Dan Serres, conservation director for the environmental group Columbia Riverkeeper, said the change in plans to turn high-level waste into the form of glass could have far-reaching implications.

“As far as I know, there is nothing to indicate that an alternative route would protect the interests of the Columbia River, the groundwater, or the tribes who have the right to use the area as much as possible,” he said. Told. .

The tribe has a small team of experts dedicated to cleaning and making an impact.

Through testimony to legislators in the 1980s, the Yakama helped prevent the 580-square-mile (1,500-square-kilometer) site from becoming a deep repository for indefinite storage of high-level nuclear waste from across the United States.

Just recently, tribal experts determined that the U.S. Department of Energy’s work to remove the radionuclide strontium from Hanford’s groundwater would spill into the nearby Columbia River. Yakama Nation’s project tracking resource analyst Rose Ferri said their findings prompted the federal government to reconsider the plan.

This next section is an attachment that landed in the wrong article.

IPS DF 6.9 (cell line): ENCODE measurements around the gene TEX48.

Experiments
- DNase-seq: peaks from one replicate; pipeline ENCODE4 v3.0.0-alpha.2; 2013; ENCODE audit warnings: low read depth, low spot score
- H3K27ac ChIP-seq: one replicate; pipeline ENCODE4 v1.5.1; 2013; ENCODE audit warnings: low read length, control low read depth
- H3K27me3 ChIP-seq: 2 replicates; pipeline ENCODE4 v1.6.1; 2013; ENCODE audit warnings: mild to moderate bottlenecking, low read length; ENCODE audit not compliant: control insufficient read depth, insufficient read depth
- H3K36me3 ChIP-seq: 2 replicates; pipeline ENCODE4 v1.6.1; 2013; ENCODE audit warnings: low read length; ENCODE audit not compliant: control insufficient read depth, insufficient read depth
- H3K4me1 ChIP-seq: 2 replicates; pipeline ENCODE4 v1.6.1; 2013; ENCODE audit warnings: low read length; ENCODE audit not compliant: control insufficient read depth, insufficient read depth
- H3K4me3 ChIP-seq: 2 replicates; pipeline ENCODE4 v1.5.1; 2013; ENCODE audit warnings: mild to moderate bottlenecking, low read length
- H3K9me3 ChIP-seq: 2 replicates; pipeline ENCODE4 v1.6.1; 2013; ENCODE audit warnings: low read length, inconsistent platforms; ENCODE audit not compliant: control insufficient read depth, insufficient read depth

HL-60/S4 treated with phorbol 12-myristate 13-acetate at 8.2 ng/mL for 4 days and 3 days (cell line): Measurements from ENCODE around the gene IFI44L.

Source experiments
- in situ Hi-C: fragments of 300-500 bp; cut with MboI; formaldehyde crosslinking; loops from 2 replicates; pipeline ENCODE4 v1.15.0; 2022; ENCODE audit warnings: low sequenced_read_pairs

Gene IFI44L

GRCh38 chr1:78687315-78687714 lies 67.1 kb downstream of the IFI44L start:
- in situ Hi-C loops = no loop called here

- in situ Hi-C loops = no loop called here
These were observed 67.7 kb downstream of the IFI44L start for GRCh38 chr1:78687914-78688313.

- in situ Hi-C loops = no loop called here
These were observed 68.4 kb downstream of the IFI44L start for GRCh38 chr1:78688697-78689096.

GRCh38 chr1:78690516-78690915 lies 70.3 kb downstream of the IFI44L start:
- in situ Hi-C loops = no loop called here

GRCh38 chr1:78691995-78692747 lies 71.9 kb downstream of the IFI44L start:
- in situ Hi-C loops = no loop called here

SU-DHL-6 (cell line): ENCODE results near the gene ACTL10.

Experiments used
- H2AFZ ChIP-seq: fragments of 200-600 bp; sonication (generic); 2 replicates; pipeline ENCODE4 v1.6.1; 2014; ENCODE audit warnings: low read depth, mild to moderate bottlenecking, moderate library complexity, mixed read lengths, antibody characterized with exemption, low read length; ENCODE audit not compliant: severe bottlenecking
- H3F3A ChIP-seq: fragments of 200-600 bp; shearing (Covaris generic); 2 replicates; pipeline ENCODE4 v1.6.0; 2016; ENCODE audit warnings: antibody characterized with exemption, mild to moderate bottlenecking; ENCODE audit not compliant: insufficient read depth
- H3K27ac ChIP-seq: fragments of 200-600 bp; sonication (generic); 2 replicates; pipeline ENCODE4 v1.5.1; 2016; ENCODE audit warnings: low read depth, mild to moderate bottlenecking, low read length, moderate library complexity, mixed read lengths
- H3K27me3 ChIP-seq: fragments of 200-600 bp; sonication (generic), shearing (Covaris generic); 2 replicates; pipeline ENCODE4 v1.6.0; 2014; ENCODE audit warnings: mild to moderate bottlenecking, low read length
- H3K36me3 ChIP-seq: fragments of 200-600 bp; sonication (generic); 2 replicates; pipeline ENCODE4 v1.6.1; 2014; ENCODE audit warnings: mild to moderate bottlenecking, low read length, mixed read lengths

“It’s important that someone be on another level of review. ‘Does this really make sense?’ Do you really understand the science here, or did something go wrong?” said McClure Tosh, director of natural resource damage assessment for the Yakama.

Last week, tribal experts visited the Nike Missile site, which was used to protect Hanford from enemy aircraft, to review completed cleanup work and determine options for future restoration.